The story in a second:
Breguet’s updated Classique 7147 offers traditional style, modern convenience and just the right amount of playfulness.
The Classique 7147 is the definition of a quiet achiever. It’s a simple, sturdy watch that does everything asked of it with style, and it does so with a sense of reserved assurance that only a watch with ‘Breguet’ on the dial can adequately muster. The purpose of this Breguet is to be a dress watch without equal. If you need a black-tie timepiece that speaks to tradition and classical style, without being yet another ho-hum exercise in derivative design, we suggest you make a beeline for the Classique 7147.
The first thing you need to know about the 7147 is that it’s not completely new design. Rather, it’s an update of the Classique 5140. From a distance these two timepieces look indistinguishable, but up close the 7147’s new body-work stands out. At 40mm it’s on the larger end of the dress watch scale, but thanks to its slim profile of 6.1mm (down from the 5140’s 10.8mm) it wears far more discreetly than you’d expect. Design-wise the case is classic Breguet, straight lugs (with curved end-pieces to accommodate the strap) and the delicately fluted middle case section that’s a signature of the brand. It’s available in white gold or rose gold options. As far as cases go, it’s instantly recognisable as Breguet, and that’s not a bad thing.
The traditional approach continues on the dial – a delicately balanced marriage of finish and technique that elevates the 7147 from their typically restrained dress-watch competitors, such as Patek Philippe and A. Lange & Söhne. The centre of the silvered 18-carat gold dial is finished with a visually arresting engine-turned hobnail guilloche, contrasting with the off-centre small-seconds crosshatch guilloche finish. Add to this the wide brushed hour track and matching outer minutes and you’ve got a dial that manages to exhibit a diverse range of textures without becoming cluttered or overcomplicated. On top of these broad brush strokes, Breguet’s finer points really stand out – the archetypal hands, the secret signature at 12 and the dial-side serial number – it’s these details that make this watch such a timeless design.
I expected to see a manual movement in this watch, not only because of the ye olde styling, but also because it’s exceptionally slim. But, on turning it over I was greeted by the sight of the Cal. 502.3SD. This ultra-slim automatic movement measures a mere 2.4mm high, and has a range of unusual features, such as off-centre weight, open mainspring barrel and a design that leaves the small-second sitting near five. On top of this the escapement is running silicon pallets, going to show that even though the brand’s namesake is credited with so much horological innovation, Breguet isn’t beyond improving upon 17th Century tech.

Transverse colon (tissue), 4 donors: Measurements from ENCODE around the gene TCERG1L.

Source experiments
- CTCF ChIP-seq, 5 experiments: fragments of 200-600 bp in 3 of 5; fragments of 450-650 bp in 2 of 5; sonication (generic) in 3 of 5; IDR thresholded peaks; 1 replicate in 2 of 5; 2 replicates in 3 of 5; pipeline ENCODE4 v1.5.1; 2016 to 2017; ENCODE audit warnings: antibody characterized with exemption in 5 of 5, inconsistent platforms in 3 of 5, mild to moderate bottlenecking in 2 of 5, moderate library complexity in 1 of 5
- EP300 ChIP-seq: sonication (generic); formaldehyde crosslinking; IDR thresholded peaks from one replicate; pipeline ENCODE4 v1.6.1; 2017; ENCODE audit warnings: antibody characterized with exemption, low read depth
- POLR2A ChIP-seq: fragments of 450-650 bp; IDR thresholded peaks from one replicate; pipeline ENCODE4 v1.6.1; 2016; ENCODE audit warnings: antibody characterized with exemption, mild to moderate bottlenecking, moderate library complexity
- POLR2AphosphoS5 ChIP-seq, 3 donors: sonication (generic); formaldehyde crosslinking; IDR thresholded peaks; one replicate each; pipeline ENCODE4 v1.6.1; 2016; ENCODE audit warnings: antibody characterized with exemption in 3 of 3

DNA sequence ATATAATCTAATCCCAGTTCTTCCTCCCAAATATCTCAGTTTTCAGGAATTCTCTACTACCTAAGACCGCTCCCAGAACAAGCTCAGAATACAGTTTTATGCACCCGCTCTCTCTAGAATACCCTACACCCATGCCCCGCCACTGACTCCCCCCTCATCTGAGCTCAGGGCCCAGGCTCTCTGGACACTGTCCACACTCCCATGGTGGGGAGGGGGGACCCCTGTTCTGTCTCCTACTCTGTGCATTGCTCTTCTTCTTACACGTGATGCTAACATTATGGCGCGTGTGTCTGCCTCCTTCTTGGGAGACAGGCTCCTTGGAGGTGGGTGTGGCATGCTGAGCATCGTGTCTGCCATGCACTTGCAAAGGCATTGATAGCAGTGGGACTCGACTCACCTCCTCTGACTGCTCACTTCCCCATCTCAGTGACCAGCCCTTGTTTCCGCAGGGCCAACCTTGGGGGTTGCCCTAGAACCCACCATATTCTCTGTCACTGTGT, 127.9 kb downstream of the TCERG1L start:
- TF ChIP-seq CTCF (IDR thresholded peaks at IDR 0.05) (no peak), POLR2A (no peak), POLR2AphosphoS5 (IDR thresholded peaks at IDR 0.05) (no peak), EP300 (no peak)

There’s really only one strap option for a watch like this – and that’s alligator. Having said that, no doubt someone will post a picture of this watch on a NATO and it’ll look amazing.
This Classique offers a whole lot of watch for its $27,000 sticker price. Not only do you get an excellent case and dial, an interesting ultra-thin movement – all from one of the top brands in the world – you also get a watch that’s far from boring. I love the off-centre small seconds (though I suspect it’ll be a turn off for some), and I could happily gaze at that dial all day, and under all lights. If that, god forbid, ever gets dull, there’s always the sapphire caseback, and the asymmetrical, superbly finished wonders that lie beneath.
(In your best Crocodile Dundee impersonation) You call that a guilloche dial? This is a guilocche dial.
Who’s it for?
If you feel as much at home in a tuxedo as you do in tracksuit pants, you need this watch in your life.
What would we change?
It doesn’t bother me, but the OCD out there might want that seconds dial to be centred.
Breguet Classique 7147 Australian pricing
The Breguet Classique 7147, in rose gold, $27,000.